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On March 14-16, Berkeley hosted Global Cyberspace Cooperation Summit organized by East West Institute and attended by over 150 experts, government and business representatives from a number of countries. RIAC website editor Maria Smekalova talked to Marina Kaljurand, former Estonian Minister for Foreign Affairs, National Expert at the United Nations Group of Governmental Experts on Developments in the Field of Information and Telecommunications, about the norms regarding cyberspace.

On March 14-16, Berkeley hosted Global Cyberspace Cooperation Summit organized by East West Institute and attended by over 150 experts, government and business representatives from a number of countries. RIAC website editor Maria Smekalova talked to Marina Kaljurand, former Estonian Minister for Foreign Affairs, National Expert at the United Nations Group of Governmental Experts on Developments in the Field of Information and Telecommunications, about the norms regarding cyberspace.

A lot is being said about the need of adapting international law to the current development system. Can you agree with it?

If we talk about cooperation in the cyberfield, we should not make it too complicated or too difficult, because we do development cooperation in our everyday lives. Dealing with development cooperation, we also have the political part, which we have to consider in all development cooperation projects. So we will have to do the same with cyber. It’s exactly the same when we talk about international law. We have agreed in the United Nations that international law applies to cyber.

Do you think this agreement has been observed recently by the states? Do they show it applies to cyberspace in their actions?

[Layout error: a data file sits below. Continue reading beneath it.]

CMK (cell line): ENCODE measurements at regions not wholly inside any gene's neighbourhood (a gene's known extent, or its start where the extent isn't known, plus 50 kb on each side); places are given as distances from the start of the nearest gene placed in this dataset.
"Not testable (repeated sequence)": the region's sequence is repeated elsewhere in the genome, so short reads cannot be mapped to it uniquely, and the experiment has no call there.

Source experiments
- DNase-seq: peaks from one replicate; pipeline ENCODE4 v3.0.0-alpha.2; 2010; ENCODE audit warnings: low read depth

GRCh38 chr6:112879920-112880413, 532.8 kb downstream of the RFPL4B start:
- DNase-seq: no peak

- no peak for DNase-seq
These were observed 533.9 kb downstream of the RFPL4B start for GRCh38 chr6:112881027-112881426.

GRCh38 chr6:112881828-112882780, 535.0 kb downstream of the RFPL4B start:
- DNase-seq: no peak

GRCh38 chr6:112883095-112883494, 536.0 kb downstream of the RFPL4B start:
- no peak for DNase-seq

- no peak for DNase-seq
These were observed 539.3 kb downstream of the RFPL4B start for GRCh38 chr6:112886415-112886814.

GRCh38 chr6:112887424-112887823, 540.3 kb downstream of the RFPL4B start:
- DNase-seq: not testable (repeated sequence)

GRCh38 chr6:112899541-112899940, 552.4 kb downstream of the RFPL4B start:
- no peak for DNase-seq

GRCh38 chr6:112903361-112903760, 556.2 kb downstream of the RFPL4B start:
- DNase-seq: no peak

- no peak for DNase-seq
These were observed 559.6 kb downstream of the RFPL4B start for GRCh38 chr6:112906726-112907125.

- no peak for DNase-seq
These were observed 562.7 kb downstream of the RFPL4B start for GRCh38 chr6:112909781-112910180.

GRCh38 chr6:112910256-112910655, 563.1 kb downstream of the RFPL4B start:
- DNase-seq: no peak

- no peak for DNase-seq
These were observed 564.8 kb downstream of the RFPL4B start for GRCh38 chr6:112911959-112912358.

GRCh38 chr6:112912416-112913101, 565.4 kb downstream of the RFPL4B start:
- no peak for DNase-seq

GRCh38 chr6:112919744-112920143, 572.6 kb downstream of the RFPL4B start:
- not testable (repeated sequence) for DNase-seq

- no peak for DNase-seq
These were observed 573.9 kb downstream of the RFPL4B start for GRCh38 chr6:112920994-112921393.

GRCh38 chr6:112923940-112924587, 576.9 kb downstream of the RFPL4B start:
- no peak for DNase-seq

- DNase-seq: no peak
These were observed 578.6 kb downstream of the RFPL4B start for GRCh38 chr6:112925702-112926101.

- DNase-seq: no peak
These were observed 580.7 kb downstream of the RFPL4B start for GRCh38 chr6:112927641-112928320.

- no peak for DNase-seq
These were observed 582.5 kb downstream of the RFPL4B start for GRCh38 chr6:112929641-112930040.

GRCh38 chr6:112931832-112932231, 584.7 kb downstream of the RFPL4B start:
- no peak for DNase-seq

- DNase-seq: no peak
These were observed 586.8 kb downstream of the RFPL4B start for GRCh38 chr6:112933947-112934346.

Well, it’s up to each and every state whether to apply international law or not. What we have agreed is that the UN charter applies to the cyber-sphere. As to the further steps, I’d refer to the Tallinn Manual elaborated by the lawyers. But it’s now up to the states to see whether they are going to apply it in practical terms or not. We don’t have much state practice yet, because the cyberoperations that have taken place are of low threshold and usually have disturbing or destructive nature. Still, we have to look at the examples of state practice that we have and make our own conclusions.

The UN GGE 2015 report provides some recommendations. Do you think that the UN GGE, or maybe some other platform, will achieve to promote some binding documents regarding cyber?

Sometimes states will promote writing new conventions so as not to apply what we have already.

We have already agreed that international law applies to cyber, which means that all the binding documents that states have today, being it from cybercrime or humanitarian law, on human rights – they do apply also to cyber. I don’t think that at this time we have to start writing anything new. I don’t exclude that at some point we will come to the stage where some pieces are missing in international law for cyber, then we might think about writing some new norms and laws. Writing a convention takes years, and unfortunately I see that sometimes states will promote writing new conventions so as not to apply what we have already, and to not to work on how we should apply it. First step is to look into how we can apply international law. Second step – should we find something missing, let’s discuss the need for a new law.

If we talk about cybercrime investigation, what platform do you think is the most effective: bilateral ties, the UN or other international platforms?

If you talk about cybercrime, then both bilateral cooperation and international cooperation are crucial. You can’t usually solve cybercrimes that cross borders – you need international cooperation to be efficient with investigation and attribution. The best document that I know on how to fight against cybercrime is the Budapest Convention, which most countries have acceded to. At the same time the countries are talking about the need to write a new convention. The Budapest Convention might not be ideal, like the UN might not be ideal – we are reforming it all the time, but it is out there, and it is the best that we have. So, I would encourage all states to accede to the Budapest Convention – it’s a very good ground for cooperation in the fight against cybercrime. But, as I said, bilateral cooperation is needed, as well as multilateral. So it’s not only conventions, but conventions plus other forms of international cooperation that are needed.

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